Anyone who has been in the vicinity of an EOC can tell you that communications are likely to fail at some point during an emergency response. Whether communications infrastructure is damaged as a result of the event itself, or a crisis erupts on social media, the adaptability of the ICS structure is more than capable to respond.
According to a 2017 dissertation published by James E. Burroughs of Walden University, there are a number of common factors that lead to the failure of communications in emergency environments. In conducting his study, Burroughs surveyed a number of first responders. Despite their geographic distribution, the respondents shared similar concerns.
Concerns surrounding interoperability of communications technologies have been well documented in AAR reporting, however the lessons remain ‘documented’ only – not learned. Participants in Burroughs’ study outlined policy barriers, the lack of inter-agency training and budgetary constraints as the most significant impediments to full interoperability during emergency response.
In 2011, Public Safety Canada completed the Communications Interoperability Strategy for Canada (CISC). The Senior Officials Responsible for Emergency Management (SOREM) group, with representation from every province and territory, was responsible for overseeing development and implementation of the CISC, but participation by each jurisdiction remained voluntary.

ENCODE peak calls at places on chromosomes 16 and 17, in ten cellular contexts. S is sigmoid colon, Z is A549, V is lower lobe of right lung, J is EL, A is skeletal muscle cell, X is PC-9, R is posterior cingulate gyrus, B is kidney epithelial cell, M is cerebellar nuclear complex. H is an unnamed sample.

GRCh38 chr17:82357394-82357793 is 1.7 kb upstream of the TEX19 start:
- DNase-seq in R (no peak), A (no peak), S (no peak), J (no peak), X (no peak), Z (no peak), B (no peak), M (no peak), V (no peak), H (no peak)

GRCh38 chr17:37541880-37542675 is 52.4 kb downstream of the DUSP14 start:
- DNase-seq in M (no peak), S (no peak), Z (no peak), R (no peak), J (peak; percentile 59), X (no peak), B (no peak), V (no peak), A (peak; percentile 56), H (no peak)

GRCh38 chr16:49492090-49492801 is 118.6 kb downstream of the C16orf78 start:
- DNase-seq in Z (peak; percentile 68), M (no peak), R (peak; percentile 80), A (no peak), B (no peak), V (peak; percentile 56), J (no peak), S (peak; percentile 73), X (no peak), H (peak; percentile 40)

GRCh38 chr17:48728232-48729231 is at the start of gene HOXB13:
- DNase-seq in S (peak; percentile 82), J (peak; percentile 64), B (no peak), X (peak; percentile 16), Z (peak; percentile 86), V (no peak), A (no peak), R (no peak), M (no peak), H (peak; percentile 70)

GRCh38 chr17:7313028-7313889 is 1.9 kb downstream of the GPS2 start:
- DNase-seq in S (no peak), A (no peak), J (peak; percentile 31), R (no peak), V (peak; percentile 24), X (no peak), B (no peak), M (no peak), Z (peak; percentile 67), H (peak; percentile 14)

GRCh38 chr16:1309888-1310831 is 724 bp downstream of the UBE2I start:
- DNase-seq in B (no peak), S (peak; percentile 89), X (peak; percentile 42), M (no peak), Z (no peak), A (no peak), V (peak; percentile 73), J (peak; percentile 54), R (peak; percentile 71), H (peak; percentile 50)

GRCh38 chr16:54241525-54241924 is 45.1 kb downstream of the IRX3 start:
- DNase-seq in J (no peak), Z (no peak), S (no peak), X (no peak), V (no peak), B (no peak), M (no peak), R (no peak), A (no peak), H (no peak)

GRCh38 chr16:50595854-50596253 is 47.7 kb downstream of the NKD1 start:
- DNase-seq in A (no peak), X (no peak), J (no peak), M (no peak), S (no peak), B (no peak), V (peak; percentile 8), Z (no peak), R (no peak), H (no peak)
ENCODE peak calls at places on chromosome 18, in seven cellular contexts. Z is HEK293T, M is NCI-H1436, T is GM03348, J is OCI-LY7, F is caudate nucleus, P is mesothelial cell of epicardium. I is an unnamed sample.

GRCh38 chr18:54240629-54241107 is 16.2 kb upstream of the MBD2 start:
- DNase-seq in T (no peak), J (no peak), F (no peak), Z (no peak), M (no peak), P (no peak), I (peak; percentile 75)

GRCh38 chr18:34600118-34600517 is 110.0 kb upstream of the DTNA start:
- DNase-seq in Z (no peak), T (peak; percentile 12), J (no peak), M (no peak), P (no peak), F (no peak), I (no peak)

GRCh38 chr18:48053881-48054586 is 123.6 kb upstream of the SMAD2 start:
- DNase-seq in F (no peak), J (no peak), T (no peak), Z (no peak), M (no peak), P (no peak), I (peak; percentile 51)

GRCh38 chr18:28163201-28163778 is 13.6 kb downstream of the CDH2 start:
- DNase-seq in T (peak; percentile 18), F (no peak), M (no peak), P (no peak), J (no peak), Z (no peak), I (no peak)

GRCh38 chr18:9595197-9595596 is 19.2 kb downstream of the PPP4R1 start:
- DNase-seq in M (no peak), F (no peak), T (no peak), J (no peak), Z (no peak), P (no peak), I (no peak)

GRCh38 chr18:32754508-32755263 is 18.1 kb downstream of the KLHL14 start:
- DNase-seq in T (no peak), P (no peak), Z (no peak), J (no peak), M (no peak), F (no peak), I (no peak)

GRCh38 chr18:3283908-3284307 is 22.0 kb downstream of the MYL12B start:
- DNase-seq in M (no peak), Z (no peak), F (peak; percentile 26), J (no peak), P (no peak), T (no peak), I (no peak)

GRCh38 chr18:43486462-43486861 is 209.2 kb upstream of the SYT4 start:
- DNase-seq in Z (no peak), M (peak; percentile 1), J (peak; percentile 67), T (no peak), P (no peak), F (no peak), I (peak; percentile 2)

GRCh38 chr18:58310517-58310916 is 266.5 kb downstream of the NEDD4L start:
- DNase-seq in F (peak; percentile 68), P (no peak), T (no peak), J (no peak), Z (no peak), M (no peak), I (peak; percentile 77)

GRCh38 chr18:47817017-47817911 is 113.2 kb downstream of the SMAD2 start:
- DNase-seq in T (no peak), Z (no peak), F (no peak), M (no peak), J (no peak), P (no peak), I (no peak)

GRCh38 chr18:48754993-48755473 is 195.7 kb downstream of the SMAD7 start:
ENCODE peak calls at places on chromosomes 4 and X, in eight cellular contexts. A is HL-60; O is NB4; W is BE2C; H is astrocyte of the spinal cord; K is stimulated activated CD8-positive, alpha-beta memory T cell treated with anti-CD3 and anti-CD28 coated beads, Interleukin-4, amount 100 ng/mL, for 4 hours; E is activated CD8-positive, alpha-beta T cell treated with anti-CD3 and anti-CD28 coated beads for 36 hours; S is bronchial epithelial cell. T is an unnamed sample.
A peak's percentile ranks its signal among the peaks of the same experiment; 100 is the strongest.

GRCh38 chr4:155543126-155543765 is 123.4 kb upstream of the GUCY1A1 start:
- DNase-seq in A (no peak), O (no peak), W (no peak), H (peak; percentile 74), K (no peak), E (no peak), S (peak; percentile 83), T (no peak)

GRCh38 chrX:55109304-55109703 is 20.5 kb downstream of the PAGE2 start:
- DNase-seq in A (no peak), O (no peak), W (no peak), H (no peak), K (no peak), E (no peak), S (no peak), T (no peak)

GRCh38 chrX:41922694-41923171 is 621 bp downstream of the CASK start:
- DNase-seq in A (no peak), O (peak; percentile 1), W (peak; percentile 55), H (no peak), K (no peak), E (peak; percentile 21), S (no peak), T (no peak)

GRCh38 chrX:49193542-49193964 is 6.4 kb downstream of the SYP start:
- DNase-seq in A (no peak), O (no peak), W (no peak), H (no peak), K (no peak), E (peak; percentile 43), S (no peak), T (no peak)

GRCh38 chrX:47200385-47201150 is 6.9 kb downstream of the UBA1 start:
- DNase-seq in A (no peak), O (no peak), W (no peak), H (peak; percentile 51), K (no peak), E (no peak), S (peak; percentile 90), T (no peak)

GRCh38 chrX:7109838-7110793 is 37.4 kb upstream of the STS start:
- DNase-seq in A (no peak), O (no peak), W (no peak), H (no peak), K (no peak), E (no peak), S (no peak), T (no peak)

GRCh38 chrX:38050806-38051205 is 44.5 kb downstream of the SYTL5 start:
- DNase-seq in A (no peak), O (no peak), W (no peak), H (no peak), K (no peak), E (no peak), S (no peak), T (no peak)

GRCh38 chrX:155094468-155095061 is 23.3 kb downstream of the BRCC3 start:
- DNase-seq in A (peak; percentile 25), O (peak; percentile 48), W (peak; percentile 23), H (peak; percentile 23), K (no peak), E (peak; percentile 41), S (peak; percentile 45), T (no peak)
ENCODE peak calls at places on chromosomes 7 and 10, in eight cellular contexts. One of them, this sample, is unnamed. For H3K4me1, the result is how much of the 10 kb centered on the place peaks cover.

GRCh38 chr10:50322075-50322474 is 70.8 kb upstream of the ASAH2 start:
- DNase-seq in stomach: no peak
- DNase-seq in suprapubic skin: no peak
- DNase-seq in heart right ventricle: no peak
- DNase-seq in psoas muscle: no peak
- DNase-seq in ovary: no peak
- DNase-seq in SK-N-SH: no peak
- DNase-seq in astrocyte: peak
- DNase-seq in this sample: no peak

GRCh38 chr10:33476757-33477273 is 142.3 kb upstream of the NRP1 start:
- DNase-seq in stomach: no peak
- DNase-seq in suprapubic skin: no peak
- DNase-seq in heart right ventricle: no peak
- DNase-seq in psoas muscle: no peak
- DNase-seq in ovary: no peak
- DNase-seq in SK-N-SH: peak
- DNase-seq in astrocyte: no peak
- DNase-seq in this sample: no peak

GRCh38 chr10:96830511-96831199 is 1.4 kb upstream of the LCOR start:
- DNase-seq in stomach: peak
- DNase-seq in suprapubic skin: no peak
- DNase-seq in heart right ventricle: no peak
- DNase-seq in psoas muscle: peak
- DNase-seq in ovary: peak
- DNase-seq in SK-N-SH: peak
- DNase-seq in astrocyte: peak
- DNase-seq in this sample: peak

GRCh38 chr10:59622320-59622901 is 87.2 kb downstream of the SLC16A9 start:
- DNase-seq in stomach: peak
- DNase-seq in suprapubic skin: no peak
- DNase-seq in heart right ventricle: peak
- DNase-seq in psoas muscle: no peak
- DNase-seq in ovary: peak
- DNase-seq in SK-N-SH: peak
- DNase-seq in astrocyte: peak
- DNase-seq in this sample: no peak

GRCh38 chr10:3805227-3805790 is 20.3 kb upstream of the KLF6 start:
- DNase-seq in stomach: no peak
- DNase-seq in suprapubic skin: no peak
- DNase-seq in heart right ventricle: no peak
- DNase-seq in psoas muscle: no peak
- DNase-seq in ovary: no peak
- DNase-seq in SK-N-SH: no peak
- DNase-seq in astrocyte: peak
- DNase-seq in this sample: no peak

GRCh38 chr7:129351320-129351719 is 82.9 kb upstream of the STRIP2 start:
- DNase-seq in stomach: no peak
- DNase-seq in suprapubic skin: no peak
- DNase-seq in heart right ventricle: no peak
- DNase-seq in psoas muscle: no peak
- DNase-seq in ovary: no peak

The Interoperability Continuum published in the CISC outlined five elements required for an effective strategy that encompass the recommendations made by Burroughs.
We know how to fix the problem of subpar interoperability. So – what are the barriers to implementation of technologies that have been demonstrated to save lives and enhance mutual aid?
The cynical part of me thinks it comes down to a simple political calculus; another part of me thinks its the inevitable result of a field that hasn’t (yet) had the ‘ear’ of officials charged with implementing comprehensive solutions informed by those with real-world experience. What do you think?